Tuesday, August 28, 2012


by Patte Smith on Sunday, July 8, 2012 at 9:45am ·

Gospel Mourning 

"Blessed are those who mourn, for they shall be comforted." 
 ~ Matthew 5:4

Here are eight steps leading to true blessedness.

Mourning would be a sad and unpleasant subject to address—
were it not that it has blessedness going before,
and comfort coming after. 
Mourning is put here, for repentance

The ASSERTION—mourners are blessed people. 
 'Blessed are you who weep now'
~ Luke 6:21

But will all mourning entitle a man to blessedness? No! There is a twofold mourning which is far from making one blessed. There is a carnal mourning, and adiabolical mourning.

1. There is a CARNAL mourning when we lament outward losses—who cannot mourn over a crucified Savior! There are abundance of these carnal tears shed. 'The sorrow of the world works death'
2 Corinthians 7:10

2. There is a DIABOLICAL mourning and that is twofold:

When a man mourns that he cannot satisfy his impure lust. This is like the devil, whose greatest torture is that he can be no more wicked. Thus Ammon mourned and was sick, until he defiled his sister Tamar (2 Samuel 13:2). Thus Ahab mourned for Naboth's vineyard, "So Ahab went home angry and sullen. The king went to bed with his face to the wall and refused to eat!' (1 Kings 21:4). This was a devilish mourning.

Again, when men are sorry for the good which they have done. Pharaoh was grieved that 'he had let the children of Israel go' (Exodus 14:5). Many are so devilish that they ... repent of their repentance!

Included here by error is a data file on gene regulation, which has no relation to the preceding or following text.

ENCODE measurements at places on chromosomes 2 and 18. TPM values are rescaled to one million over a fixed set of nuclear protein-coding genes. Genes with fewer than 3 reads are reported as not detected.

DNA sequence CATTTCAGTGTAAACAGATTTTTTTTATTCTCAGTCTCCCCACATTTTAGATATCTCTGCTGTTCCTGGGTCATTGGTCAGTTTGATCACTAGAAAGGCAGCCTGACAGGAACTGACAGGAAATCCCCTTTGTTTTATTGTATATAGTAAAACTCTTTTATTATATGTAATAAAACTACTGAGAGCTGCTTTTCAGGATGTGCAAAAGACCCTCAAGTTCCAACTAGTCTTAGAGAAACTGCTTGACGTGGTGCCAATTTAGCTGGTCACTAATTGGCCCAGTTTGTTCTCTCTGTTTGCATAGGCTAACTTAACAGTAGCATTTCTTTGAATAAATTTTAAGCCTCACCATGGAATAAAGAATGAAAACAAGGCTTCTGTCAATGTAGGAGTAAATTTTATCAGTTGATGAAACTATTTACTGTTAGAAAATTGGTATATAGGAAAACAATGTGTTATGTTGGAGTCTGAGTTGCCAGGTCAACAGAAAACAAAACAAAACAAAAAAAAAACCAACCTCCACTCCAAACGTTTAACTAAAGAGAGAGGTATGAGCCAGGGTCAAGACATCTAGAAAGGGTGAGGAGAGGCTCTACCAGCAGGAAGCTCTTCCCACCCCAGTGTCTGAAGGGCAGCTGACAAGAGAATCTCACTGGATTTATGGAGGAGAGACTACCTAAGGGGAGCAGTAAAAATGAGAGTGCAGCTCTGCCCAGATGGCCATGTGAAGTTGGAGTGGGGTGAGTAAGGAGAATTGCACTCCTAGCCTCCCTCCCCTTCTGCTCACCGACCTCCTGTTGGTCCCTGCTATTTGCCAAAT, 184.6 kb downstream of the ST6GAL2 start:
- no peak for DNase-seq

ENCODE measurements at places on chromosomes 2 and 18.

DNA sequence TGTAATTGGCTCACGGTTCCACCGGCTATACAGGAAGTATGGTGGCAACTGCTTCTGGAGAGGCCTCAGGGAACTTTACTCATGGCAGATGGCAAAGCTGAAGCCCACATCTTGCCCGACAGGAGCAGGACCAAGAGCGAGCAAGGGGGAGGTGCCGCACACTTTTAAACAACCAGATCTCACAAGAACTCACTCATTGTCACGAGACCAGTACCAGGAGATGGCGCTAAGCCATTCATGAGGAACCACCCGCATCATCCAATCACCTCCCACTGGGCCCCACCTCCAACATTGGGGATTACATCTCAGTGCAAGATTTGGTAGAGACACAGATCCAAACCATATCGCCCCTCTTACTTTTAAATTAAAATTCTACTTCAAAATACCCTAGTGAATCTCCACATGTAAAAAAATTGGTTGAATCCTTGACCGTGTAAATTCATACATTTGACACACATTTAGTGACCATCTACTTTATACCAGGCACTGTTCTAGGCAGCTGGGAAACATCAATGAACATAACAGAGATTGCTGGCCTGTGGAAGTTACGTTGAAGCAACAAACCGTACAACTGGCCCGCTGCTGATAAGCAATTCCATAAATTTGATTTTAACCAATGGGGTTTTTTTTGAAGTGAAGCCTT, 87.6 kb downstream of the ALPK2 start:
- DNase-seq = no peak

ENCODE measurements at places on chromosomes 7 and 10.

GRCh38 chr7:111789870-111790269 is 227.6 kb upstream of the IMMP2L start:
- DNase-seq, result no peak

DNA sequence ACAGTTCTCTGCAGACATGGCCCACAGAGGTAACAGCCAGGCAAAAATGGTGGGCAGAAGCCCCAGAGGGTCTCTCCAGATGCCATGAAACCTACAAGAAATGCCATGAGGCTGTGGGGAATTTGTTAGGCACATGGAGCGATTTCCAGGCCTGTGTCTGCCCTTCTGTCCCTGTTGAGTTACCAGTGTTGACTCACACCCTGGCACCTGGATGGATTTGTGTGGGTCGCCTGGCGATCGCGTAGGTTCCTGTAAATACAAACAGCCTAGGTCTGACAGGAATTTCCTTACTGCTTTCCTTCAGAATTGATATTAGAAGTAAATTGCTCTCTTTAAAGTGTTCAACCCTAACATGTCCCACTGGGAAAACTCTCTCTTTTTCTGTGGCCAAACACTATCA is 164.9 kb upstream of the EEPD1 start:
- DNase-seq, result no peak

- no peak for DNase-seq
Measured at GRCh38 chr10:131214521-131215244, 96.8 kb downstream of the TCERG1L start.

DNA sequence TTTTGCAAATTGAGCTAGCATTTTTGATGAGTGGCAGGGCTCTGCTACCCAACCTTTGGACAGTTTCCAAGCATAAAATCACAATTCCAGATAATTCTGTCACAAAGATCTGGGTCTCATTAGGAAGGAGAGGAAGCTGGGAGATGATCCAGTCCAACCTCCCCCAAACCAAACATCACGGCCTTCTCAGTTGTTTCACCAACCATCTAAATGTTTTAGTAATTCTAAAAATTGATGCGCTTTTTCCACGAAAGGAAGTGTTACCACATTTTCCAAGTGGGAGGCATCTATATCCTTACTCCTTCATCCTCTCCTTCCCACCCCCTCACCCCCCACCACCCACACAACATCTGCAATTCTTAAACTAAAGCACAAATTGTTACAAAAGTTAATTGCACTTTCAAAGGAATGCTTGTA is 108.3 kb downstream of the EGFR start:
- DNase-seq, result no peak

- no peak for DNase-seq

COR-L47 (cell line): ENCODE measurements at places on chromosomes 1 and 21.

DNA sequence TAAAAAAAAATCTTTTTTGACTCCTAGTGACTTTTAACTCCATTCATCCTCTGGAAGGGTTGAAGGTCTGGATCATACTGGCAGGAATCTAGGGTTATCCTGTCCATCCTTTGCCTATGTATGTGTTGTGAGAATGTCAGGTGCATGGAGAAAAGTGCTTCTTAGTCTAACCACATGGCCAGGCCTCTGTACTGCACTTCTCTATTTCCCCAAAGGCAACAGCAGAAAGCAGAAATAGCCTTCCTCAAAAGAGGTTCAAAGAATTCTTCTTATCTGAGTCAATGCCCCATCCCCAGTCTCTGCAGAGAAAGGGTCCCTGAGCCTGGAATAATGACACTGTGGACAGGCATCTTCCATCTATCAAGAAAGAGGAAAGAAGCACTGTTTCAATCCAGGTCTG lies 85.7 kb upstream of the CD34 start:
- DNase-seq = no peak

The OBJECTS of spiritual mourning. 
There are two objects of spiritual mourning—sin and misery.

The first object of spiritual mourning is SIN;
our own sin; and the sin of others.

1. Our OWN sin. Sin must have tears...And indeed it is with good reason we mourn for sin, if we consider the GUILT of sin, which binds over to wrath. Will not a guilty person weep, who is to be bound over to the penalty? Every sinner is to be tried for his life and is sure to be cast away—if sovereign mercy does not become an advocate for him.

The POLLUTION of sin. Sin is a plague spot, and will you not labor to wash away this spot with your tears? The sinner has that which the devil has put into him. 'Why has Satan filled your heart to lie to the Holy Spirit?' (Acts 5:3). We have in our hearts the seed of the unpardonable sin. We have the seed of all those sins for which the damned are now tormented! And shall we not mourn? .. But every mourning for sin is not sufficient to entitle a man to blessedness. I shall show what is not the right gospel-mourning for sin, and then what is the right gospel-mourning for sin.

What is NOT the right gospel-mourning for sin? 
 There is a fivefold mourning which is false and spurious.

despairing kind of mourning.
Such was Judas' mourning. He saw his sin, he was sorry, he made confession, he justifies Christ, he makes restitution (Matthew 27). Judas, who is in hell, did more than many nowadays! He confessed his sin. He makes an open acknowledgment of his sin. 'I have sinned!' Judas made restitution. His conscience told him he came wickedly by the money. It was 'the price of blood', and he 'brought back the thirty pieces of silver to the chief priests' (Matthew 27:3). .. Well, wherein was Judas' sorrow blameworthy? It was a mourning joined with despair...His was not repentance unto life (Acts 11:18)—but rather unto death.

An hypocritical mourning.